Q:Tietam’s father, also Tietam, is quite a character; a man with a dark past and some strange pastimes most notably his card game/ body-building/beer-drinking routine (not to mention the basement panty collection.) Where did the inspiration for this character come from?

A:
I think Tietam Brown, the father, is an amalgamation of many different wrestlers I knew during my 16 years on the road. I used to envy the guys who got all the girls, and loved to hear the stories of their conquests. Over time, however, I began to see that none of them seemed truly happy, and that many of their lives were sad and quite pathetic. By treating every woman like garbage, they kind of created their own self-fulfilling prophecy.

I see the father as a guy who desperately wants to believe in love, but doesn’t react well to the challenges real emotion brings. The idea of exercising nude came directly from stories about a wrestler who did that very thing.

Q:Your characters are named after the battle of Antietam, the bloodiest day of the Civil War. Fitting for what ultimately happens between them. Where did that bit of inspired naming come from?

A:
As much as the story is about forgiveness, I think it’s also about the ramifications of not being able to forgive. I lived in different parts of the South for 14 years, and came to know many people who still hadn’t quite come to terms with what happened in the Civil War 140 years earlier. I wanted Tietam, the father, to hold that kind of grudge, and I wanted that trait to haunt him. I gave him a name that would remind him of that grudge every single day. Plus, I thought the name sounded cool.

Q:Tietam Brown, Senior has a murky past—part of which involves a career as a wrestler in the South during the 1960s. Why did you decide to incorporate wrestling in this novel and how much of your own experience as a professional wrestler informs this part of the novel?

A:
I had always enjoyed reading about U.S. history, especially the Civil War. After a few years of serious Civil War reading, it seemed like a natural progression to learn about the civil rights era. When I did so, it occurred to me that several of my older wrestling friends had lived through that era in the deep south. I’d known these people for years, but never heard the subject mentioned. All it took was a couple of questions for me to feel like I was experiencing that time through their stories. I found the whole thing fascinating, and decided to make Tietam Brown, the father, a pioneer of sorts in the field of civil rights, which makes his descent into shallowness and perversion all the more intriguing to his son, once he decides to uncover his father’s past.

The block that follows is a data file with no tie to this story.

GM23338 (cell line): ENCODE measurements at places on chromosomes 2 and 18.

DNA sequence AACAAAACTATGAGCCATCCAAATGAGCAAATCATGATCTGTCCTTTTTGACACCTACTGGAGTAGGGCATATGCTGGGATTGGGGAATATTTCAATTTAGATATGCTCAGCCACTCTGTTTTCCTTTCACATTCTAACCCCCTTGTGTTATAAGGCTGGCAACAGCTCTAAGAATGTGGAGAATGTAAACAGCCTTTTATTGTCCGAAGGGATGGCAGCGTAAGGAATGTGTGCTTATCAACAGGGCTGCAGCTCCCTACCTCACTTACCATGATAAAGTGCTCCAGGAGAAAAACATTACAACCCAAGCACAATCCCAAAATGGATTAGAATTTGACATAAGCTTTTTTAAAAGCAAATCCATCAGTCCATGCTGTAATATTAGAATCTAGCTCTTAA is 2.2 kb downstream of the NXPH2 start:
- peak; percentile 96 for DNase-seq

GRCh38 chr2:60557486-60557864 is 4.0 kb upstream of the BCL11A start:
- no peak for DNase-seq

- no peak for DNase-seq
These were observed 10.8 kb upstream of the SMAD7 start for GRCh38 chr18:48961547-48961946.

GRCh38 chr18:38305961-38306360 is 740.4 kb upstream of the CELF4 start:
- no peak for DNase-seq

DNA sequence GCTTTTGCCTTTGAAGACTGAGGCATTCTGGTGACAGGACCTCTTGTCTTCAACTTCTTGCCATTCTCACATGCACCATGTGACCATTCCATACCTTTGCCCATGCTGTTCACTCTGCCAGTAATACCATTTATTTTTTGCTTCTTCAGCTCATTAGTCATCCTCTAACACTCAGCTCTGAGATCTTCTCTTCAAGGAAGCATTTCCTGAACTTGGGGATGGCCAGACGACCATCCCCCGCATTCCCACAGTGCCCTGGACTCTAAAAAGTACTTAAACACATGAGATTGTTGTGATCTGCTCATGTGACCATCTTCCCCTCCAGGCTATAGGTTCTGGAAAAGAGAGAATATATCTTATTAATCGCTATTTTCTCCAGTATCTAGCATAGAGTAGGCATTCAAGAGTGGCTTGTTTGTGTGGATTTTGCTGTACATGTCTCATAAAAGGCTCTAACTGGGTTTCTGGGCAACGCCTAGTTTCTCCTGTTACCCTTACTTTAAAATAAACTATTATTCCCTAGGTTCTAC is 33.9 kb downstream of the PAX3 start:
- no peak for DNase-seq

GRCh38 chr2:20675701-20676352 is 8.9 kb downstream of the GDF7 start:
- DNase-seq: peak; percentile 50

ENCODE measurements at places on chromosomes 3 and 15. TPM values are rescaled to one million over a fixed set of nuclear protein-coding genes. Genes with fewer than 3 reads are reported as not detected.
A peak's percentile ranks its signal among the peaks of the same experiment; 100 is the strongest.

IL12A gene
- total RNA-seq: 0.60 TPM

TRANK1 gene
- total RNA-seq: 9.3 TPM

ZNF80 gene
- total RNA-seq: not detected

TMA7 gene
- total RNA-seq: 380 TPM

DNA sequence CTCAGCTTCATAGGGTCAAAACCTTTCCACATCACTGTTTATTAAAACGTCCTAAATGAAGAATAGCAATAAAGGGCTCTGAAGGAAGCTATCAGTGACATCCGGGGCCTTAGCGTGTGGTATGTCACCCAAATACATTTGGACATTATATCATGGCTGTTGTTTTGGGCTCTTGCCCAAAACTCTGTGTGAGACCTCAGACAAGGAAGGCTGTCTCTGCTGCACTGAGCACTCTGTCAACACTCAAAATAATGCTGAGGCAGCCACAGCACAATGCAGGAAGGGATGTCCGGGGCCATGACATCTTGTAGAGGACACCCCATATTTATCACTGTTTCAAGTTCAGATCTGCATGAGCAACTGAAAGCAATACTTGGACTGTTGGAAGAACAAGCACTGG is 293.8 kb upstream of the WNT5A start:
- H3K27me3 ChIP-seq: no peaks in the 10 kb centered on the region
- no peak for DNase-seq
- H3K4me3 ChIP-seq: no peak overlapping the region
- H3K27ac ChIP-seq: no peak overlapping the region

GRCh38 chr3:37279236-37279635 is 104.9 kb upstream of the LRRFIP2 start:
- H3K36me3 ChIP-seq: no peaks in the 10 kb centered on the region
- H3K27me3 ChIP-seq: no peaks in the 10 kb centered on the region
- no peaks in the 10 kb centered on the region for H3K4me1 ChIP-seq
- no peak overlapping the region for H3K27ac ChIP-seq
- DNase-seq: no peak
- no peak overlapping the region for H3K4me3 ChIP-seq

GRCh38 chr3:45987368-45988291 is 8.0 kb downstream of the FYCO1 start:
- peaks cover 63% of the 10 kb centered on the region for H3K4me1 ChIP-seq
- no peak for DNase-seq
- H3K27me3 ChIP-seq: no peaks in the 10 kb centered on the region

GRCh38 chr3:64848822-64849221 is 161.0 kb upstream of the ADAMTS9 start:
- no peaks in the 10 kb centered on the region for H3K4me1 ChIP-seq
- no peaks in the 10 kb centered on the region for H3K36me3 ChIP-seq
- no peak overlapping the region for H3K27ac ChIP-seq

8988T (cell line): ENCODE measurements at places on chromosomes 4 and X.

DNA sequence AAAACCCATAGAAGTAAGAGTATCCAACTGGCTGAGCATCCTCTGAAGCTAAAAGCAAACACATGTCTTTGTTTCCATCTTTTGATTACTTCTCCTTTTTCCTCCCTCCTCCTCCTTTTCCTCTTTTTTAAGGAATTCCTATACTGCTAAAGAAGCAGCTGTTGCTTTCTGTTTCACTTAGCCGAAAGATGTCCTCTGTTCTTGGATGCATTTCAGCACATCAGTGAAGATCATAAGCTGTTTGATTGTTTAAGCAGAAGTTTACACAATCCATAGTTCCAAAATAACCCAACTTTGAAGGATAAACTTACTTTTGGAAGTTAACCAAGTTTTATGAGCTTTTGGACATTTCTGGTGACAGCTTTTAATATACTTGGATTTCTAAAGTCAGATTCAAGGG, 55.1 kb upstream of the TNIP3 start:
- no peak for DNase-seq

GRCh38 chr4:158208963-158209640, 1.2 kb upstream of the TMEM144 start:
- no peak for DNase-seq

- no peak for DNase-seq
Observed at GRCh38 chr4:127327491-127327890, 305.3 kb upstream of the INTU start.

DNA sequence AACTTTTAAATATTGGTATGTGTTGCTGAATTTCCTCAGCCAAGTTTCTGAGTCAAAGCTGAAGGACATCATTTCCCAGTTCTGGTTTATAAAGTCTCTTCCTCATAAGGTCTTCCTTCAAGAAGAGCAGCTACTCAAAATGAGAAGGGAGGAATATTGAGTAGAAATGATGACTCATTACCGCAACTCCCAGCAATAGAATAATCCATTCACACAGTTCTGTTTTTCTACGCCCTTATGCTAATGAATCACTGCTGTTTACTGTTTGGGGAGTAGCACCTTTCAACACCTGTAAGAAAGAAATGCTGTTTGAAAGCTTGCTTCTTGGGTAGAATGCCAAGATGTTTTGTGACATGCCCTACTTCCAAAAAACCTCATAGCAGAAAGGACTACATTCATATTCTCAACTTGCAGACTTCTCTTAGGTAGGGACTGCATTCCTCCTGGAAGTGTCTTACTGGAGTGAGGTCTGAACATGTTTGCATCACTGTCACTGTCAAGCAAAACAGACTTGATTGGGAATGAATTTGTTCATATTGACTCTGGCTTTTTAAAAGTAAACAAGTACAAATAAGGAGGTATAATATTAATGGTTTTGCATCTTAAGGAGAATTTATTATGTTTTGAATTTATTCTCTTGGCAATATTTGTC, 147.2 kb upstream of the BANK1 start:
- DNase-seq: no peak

Q:What made you want to explore all the joys and pitfalls of the father son relationship?

A:
I don’t really know.

Q:Reading about Tietam and Terri brings to mind all the trials and tribulations of that big teenage first love. Was that a nostalgic part of the writing process for you as well?

A:
I think I was lucky in the sense that I had very few romantic moments growing up, so I tended to grab onto the few I had inside my mind. There was no big jumble of experiences to confuse me. So in writing about Andy and Terri, I was calling upon a few of those memories, and making up others that I really wished had been real. I actually developed quite a crush on my own fictional character.

Q:I heard that one of your wrestling names, “Mankind,” was inspired by Mary Shelley’s Frankenstein. Who are some of the other writers that have most influenced your work—both in and out of the ring?

A:
I loved Shelly’s depiction of the monster created by a man—a “bad guy” who deep down isn’t bad. I like those gray areas, including “good guys” who aren’t all that good. I always enjoy Jonathon Kellerman’s books, especially his psychological accounts of why the “bad guy” becomes bad.

I’m a big fan of Stephen King—especially the non-horror stuff. I think The Body (later turned into Stand By Me) is one of the greatest coming of age stories I’ve read, because of its likeable narrator. I love Catcher in the Rye’s narrator too. He is so likeable that he makes the reader overlook the fact that nothing really happens in the book. I enjoy John Irving for his offbeat style but Gregory McGuire’s Wicked is a favorite of mine, maybe because he makes the Wicked Witch of the West not only a heroine, but a sexy one as well.

Actually, I think the biggest influence on my writing style is the 16 years I created inside the wrestling world. Those 16 years also gave me access to a cast of characters that no writer could dream up.


From the Trade Paperback edition.

 

A Conversation with Mick Foley

Q: When did you first decide that you wanted to try your hand at writing?

A:I had always enjoyed writing when I was younger, but I didn’t really give any serious thought to it until my proposed autobiography was not coming out as well as I had hoped. I told the ghostwriter that I would like to give the opening chapter a shot by myself. I thought I did a pretty good job, and more importantly, had a great time doing it. So I convinced my publisher that I could do the whole thing myself. It turned out to be quite a blessing, because my wrestling career was coming to an end and I really had no idea what to do with the rest of my professional life.